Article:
GameMaker: Minifying JSON

If you've spent some time working with JSON in GameMaker: Studio, you may have noticed that the built-in functions aren't exactly interested at making output laconic - they always write numbers with 6-digit precision, meaning that 3.5 always becomes 3.500000 even though the extra zeroes serve no purpose whatsoever.

The problem becomes more prominent when encoding data that is largely numbers - say, if writing down a shuffled sequence of numbers,

var map = ds_map_create();
//
var list = ds_list_create();
for (var i = 0; i < 32; i++) ds_list_add(list, i);
ds_list_shuffle(list);
ds_map_add_list(map, "order", list);
//
var json = json_encode(map);
ds_map_destroy(map); // destroys the list in the map as well
show_debug_message(json);

The output is as following:

{ "order": [ 30.000000, 22.000000, 2.000000, 8.000000, 17.000000, 14.000000, 25.000000, 9.000000, 20.000000, 29.000000, 10.000000, 26.000000, 6.000000, 15.000000, 21.000000, 1.000000, 11.000000, 3.000000, 24.000000, 12.000000, 19.000000, 31.000000, 7.000000, 28.000000, 18.000000, 4.000000, 0.000000, 5.000000, 27.000000, 16.000000, 23.000000, 13.000000 ] }

Where, out of 357 bytes, 250 bytes are whitespace or unneeded "precision".
A little inconvenient, if you don't have a compression algorithm on hand.
But, of course, that can be helped with a script.

(post revised in 2018)

The idea

The idea is simple enough, you loop over string, strip whitespace, and strip any trailing zeroes on numeric values, all while making sure that you don't "minify" anything inside strings.

A naive implementation

Here's the script from original 2016 version of this post.

/// json_minify(json_string)
// (PLEASE REFER TO THE NEW VERSION INSTEAD)
var s = argument0;
var i = 1, n = string_length(s);
var r = buffer_create(n + 1, buffer_grow, 1); // string buffer, for perforamnce.
while (i <= n) {
    var q = i;
    var c = string_ord_at(s, i);
    i += 1;
    switch (c) {
        case 9: case 10: case 13: case 32: // (insignificant whitespace)
            break;
        case ord('"'): // string
            while (i <= n) {
                c = string_ord_at(s, i);
                if (c != ord("\")) { // regular characters
                    i += 1;
                    if (c == ord('"')) break; // string ends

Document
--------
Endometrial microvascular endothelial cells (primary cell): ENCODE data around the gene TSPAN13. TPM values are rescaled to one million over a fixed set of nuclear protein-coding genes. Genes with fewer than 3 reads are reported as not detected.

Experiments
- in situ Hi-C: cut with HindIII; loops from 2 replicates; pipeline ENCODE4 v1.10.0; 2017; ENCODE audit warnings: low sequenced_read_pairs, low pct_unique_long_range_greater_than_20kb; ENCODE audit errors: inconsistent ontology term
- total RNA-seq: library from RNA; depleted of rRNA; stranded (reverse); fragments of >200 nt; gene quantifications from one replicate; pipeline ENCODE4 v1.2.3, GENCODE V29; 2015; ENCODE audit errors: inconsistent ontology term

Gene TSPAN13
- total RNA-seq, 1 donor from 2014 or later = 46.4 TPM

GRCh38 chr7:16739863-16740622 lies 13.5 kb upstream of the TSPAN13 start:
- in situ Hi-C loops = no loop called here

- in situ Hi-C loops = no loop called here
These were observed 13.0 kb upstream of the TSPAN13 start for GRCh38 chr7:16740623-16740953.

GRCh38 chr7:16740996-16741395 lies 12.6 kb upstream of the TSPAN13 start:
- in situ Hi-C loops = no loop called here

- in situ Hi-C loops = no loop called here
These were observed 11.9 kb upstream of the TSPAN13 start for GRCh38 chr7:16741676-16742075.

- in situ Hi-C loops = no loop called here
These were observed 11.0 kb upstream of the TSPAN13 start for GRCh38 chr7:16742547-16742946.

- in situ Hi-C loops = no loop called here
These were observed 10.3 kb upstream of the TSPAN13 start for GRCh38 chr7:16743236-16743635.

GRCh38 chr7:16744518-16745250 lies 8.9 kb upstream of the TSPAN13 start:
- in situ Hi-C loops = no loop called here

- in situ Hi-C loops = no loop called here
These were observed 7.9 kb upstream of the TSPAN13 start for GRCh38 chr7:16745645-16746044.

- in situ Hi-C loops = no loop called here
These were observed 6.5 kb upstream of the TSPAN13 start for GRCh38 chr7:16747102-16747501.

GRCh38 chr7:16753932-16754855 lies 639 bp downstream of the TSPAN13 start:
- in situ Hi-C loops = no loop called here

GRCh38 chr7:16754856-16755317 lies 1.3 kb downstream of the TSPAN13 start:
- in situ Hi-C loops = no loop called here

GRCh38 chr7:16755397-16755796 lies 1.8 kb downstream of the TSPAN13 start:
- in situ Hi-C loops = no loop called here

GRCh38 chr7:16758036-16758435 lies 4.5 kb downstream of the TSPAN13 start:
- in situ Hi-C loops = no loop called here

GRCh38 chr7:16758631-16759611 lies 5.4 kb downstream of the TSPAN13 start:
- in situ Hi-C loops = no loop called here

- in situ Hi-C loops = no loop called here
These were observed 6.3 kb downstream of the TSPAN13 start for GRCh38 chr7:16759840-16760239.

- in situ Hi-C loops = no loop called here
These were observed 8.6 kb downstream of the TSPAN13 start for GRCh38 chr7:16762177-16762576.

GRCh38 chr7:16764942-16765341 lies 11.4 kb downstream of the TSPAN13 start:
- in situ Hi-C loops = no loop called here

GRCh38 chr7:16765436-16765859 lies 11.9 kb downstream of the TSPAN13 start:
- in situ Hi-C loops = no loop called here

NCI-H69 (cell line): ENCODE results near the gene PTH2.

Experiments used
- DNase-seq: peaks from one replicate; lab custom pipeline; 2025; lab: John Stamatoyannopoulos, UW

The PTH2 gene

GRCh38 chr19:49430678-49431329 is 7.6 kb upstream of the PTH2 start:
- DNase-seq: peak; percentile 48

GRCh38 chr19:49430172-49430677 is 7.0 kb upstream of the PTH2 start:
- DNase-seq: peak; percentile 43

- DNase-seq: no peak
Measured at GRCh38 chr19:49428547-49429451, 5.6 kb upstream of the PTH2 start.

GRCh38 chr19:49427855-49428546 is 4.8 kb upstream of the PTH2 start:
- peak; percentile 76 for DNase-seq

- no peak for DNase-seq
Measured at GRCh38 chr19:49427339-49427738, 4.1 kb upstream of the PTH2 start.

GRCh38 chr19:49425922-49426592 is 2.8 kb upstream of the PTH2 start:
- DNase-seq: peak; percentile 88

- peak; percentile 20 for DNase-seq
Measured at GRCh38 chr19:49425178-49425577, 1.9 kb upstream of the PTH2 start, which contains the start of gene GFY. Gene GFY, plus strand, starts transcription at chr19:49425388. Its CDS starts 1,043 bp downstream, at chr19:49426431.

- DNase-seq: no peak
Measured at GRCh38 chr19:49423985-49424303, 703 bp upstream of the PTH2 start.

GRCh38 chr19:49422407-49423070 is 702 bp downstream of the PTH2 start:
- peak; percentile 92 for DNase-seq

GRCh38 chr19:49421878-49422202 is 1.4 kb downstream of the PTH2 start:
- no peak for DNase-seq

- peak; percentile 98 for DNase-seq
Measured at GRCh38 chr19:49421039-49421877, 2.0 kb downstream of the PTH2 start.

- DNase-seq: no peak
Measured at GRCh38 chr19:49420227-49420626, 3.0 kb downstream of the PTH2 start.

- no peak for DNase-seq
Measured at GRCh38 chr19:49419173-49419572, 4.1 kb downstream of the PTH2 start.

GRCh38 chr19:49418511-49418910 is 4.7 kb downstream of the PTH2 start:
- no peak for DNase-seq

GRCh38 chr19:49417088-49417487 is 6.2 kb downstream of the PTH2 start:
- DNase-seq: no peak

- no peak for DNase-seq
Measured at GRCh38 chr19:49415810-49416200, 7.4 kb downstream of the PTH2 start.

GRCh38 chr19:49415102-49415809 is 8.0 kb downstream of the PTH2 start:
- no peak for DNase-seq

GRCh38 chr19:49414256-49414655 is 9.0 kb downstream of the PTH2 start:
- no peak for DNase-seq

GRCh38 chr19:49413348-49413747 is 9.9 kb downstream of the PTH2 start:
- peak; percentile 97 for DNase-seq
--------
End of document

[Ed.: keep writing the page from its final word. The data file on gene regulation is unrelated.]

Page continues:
} else i += 2; // skip over escape characters, e.g. `\"`
            }
            buffer_write(r, buffer_text, string_copy(s, q, i - q));
            break;
        default:
            if (c >= ord("0") && c <= ord("9")) { // numbers
                var pre = true; // whether reading pre-dot or not
                var till = q; // index at which meaningful part of the number ends
                while (i <= n) {
                    c = string_ord_at(s, i);
                    if (c == ord(".")) {
                        pre = false;
                        i += 1;
                    } else if (c >= ord("0") && c <= ord("9")) {
                        // write all pre-dot, and till the last non-zero after dot:
                        if (pre || c != ord("0")) till = i;
                        i += 1;
                    } else break;
                }
                buffer_write(r, buffer_text, string_copy(s, q, till - q + 1));
            } else buffer_write(r, buffer_text, string_char_at(s, q)); // other things
    } // switch
} // while
//
buffer_write(r, buffer_u8, 0); // string delimiter `\0`
buffer_seek(r, buffer_seek_start, 0); // rewind the buffer
s = buffer_read(r, buffer_string); // read the string written to it
buffer_delete(r); // remove the string buffer
return s;

It was done more or less the same way as it would be in other languages - read characters from a string, write matching characters and substrings into a buffer (some languages have a separate StringBuilder class, in GM you just use a "grow" type buffer).

And that would seem fine, but there's a catch - GameMaker stores strings in UTF-8 format.

While this is a good choice for a number of reasons, it also means that each character takes up between 1 and 4 bytes depending on it's "group", and thus operations like string_char_at or string_copy may be doing a small loop to locate the exact offset in a string.

There are two usual solutions to this. If you very specifically need to peek bytes out of string, you can use string_byte_at, and if you need subregion manipulations, you can put it into a buffer.

2018 implementation

So here we are doing the second approach,

/// json_minify(json_string)
// initialization
// in old versions of GMS, you'd have this ran separately instead.
// in GMS2 it'd need to be @"..." instead of just "..."
gml_pragma("global", "
global.g_json_minify_fb = buffer_create(1024, buffer_fast, 1);
global.g_json_minify_rb = buffer_create(1024, buffer_grow, 1);